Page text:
Messing with Reality

Some time ago, I believe I had a little rant about a miniseries called Bury My Heart at Wounded Knee, which chronicled the displacement of Native Americans during the white settlements. Specifically, the rant was about the glossing over or direct alteration of historical facts occurring in the miniseries, which was defended by an HBO VP as “[w]hen we look at historical accuracy, we look at history as it plays in the service of a narrative”. I took issue with that and would link to the post, as well, but have only the vaguest notion that it might have been part of one of my monthly Random posts. Besides, I'd rather use my energy on today's rant.

Which is about filmmakers (and authors and TV) and their propensity to mess with reality “as it plays in service of a narrative", rather than making the narrative serve reality. And maybe it's having those blasted university degrees that makes this such a hot button for me, as during those many years of schooling, professors beat into me over and over and over again that you don't make the facts fit your theory. But I digress.

The first time I remember having an apoplexy over Hollywood messing with the facts, was when I watched Disney's The Little Mermaid. I'm pretty sure I've talked about this before, as well, but will re-rant (is too a word) briefly. The Little Mermaid has been my favourite fairy tale for as long as I can remember and the ending was what made it perfect (for the full text, with original ending click here). The story was about the transformative powers of love, about a love so deep that you would rather sacrifice yourself than to hurt your beloved. It is a deeply spiritual, profound story and the rat bastards made it into a happy ending. For quite some time I opinionated about altering art, about how nobody makes the Mona Lisa a blonde because they don't like the brunette and I’m not even getting into the North American propensity for bubble wrapping their children. I believe wholeheartedly that children should be exposed to reality, including stories of illness and death, in age-appropriate doses while having the safety net of their parents to guide them through it because otherwise, how will you grow capable adults? If they have never learned what to do when things get hard, how will they cope when they are required to? But I digress again.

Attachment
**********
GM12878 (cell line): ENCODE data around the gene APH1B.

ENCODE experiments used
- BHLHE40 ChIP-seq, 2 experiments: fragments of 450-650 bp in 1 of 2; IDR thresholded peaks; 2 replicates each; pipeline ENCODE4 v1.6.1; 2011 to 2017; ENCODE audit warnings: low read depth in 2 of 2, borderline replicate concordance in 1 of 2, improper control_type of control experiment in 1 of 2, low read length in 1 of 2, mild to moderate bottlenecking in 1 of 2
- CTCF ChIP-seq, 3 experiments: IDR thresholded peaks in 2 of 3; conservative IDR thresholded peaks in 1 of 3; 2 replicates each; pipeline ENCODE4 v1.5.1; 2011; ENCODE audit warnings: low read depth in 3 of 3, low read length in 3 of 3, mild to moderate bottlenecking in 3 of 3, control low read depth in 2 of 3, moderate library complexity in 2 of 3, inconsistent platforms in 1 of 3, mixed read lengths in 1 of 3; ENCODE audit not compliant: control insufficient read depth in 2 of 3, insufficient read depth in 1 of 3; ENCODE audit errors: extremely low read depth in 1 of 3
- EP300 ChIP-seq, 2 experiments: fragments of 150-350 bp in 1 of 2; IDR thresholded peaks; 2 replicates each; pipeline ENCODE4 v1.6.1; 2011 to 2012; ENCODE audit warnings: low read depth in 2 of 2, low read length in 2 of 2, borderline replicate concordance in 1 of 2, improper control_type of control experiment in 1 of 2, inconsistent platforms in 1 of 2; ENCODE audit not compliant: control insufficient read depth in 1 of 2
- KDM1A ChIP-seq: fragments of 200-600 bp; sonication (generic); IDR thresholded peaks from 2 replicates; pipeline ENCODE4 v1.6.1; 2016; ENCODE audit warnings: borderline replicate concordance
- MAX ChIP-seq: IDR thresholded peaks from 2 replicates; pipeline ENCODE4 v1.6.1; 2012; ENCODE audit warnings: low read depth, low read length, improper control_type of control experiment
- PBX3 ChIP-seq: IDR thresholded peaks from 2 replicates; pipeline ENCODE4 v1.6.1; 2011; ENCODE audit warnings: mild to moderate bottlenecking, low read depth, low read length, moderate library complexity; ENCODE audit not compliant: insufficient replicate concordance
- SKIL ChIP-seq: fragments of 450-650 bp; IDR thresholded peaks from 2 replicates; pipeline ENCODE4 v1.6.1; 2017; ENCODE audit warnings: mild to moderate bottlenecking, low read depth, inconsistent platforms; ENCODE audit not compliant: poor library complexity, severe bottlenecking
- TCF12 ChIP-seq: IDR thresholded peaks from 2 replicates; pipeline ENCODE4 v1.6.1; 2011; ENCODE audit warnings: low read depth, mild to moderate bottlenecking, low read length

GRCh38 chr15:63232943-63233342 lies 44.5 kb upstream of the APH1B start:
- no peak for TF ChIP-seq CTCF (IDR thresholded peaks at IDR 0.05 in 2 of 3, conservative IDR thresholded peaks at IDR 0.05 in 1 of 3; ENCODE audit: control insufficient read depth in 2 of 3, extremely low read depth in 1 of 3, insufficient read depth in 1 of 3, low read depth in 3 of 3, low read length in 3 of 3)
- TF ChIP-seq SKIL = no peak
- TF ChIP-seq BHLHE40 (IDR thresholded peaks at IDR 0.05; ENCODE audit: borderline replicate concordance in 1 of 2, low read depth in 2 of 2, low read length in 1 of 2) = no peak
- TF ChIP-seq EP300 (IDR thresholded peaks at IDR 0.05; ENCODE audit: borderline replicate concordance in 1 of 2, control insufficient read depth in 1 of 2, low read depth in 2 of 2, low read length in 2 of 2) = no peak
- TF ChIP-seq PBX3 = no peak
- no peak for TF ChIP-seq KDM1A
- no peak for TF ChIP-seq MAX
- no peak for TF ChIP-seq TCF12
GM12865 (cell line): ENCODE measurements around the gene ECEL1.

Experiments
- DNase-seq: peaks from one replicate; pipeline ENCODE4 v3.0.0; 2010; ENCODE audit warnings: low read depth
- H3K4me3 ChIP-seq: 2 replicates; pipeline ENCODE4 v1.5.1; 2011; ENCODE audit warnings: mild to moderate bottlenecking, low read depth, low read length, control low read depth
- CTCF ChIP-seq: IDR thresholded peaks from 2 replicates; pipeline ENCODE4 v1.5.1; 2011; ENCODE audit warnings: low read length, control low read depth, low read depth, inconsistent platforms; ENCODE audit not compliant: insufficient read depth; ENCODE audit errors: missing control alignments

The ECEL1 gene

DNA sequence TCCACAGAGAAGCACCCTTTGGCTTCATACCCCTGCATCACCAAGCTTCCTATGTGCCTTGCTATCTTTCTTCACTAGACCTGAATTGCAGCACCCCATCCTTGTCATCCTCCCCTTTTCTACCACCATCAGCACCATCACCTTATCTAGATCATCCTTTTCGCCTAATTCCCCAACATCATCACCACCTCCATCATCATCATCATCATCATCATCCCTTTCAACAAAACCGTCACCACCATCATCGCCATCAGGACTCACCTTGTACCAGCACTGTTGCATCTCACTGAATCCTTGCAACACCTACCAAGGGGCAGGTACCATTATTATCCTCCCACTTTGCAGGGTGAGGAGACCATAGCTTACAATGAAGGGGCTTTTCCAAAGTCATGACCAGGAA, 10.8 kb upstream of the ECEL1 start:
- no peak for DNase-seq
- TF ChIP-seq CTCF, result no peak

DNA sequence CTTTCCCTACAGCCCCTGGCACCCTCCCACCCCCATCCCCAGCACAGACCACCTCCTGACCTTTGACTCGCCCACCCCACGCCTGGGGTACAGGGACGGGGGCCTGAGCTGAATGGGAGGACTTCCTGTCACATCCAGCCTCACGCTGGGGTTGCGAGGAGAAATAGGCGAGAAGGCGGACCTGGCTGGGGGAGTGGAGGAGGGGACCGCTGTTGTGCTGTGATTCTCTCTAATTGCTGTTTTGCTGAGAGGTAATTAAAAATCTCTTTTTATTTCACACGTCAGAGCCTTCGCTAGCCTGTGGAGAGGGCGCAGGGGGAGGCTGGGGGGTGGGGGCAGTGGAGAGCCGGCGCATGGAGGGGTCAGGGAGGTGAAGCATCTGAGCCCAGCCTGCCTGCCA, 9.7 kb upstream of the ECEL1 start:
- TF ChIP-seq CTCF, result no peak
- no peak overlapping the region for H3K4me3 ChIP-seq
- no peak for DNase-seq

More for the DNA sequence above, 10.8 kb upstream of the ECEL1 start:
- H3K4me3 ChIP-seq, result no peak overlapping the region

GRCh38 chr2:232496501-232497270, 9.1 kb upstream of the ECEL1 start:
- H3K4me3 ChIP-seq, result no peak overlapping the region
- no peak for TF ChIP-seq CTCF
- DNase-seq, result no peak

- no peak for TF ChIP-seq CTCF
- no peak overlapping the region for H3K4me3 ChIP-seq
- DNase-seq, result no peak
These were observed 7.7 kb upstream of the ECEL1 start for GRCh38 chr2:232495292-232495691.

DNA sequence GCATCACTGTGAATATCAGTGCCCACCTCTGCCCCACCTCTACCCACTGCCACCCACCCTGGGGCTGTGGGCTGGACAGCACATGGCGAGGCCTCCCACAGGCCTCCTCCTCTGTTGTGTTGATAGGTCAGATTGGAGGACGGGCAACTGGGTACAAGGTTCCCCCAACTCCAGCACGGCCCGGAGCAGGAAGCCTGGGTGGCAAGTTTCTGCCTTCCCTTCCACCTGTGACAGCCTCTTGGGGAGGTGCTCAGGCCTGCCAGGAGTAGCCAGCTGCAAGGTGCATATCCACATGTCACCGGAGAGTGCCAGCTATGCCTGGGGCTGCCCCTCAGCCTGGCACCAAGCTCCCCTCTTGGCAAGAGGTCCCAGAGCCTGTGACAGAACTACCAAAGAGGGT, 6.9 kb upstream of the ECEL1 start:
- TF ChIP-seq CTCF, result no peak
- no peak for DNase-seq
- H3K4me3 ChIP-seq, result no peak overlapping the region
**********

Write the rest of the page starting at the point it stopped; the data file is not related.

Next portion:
I rented a couple of movies over the weekend and being in the mood to see something not infused with testosterone (hence still not getting on with the Six Degrees thing), I got Juno and Untraceablee. Watched the latter first - I'm a geek, like a good thriller and it looked interesting. I lasted 40 minutes and only the fact that it was a rental and therefore not my property, kept me from hurling it into trafiic where it could be mashed to pieces under the wheels of SUVs. One of the things that irked me was how the main character is a computer specialist in the FBI cyber crimes division, but all of a sudden she's part of the SWAT team that's breaking down doors in a house suspected to contain the bad guy. Okay, so I assume that if you're an FBI agent, you're required to learn how to use a gun, but if you spend all your worktime trawling the Internet, looking for scumbags, why am I supposed to believe that you will be included in the SWAT team? Seriously?

Fiction requires a suspension of disbelief and if your basic audience member has a big red flag in the back of their head saying "hang on, this wouldn't happen in real life", then maybe you should do a rewrite. And sure, most of us don't know much about the intricacies of most law enforcement agencies, but it doesn't take many viewings of a couple of crime shows to realize the basics. Also, a smattering of logic helps.

One of the quotes on the box said that this movie is the Silence of the Lambs for the Internet age and yes, I know that they get those lines from the weirdest sources, often quoted completely out of context, but I'm having one of those "I knew Jack Kennedy and Sir, you are no Jack Kennedy" moments. The Silence of the Lambs had class, suspense and was genuinely thrilling (still scares me every time I watch it despite having seen it so many times, I know exactly what happens). One of the reasons that it was genuinely thrilling was that Jonathan Demme (the director) didn't lovingly linger on hideous dismemberment – he understood that less is more and that horror works much better with a suggestion, because we can take it further in our minds that anyone can go on the screen. In Untraceable - and I'm about to ruin part of the plot, but only up until 40 minutes into the movie - the killer puts his victims on the Internet and the more hits the site gets, the faster the victim dies. The first one dies by an IV drip of an anticoagulant speeding up, causing bleeding from all orifices (orificii?) and the second victim is slowly roasted to death as increasing hits on the site turn on an increasing amount of heat lamps. And the filmmaker, whose name I will not bother to look up, lingers and lingers and lingers on the bleeding and the blistering and after 40 minutes, not only was I so pissed off with the facts being made to fit the narrative in a way impossible to ignore, but felt my eyeballs and soul so polluted by the violence porn that I had to turn it off. There is a horror and then there is horror. And this bears all the hallmarks of a bunch of guys sitting around in a room egging each other on to come out with increasingly "cool" ways of killing people. And yet again, one of my personal mottos fits the situation: Just because you can, doesn't mean you should.

And I think is possible that I digressed again from my original point about messing with reality, but I'm pretty sure the segue worked?

p.s. Juno was really good.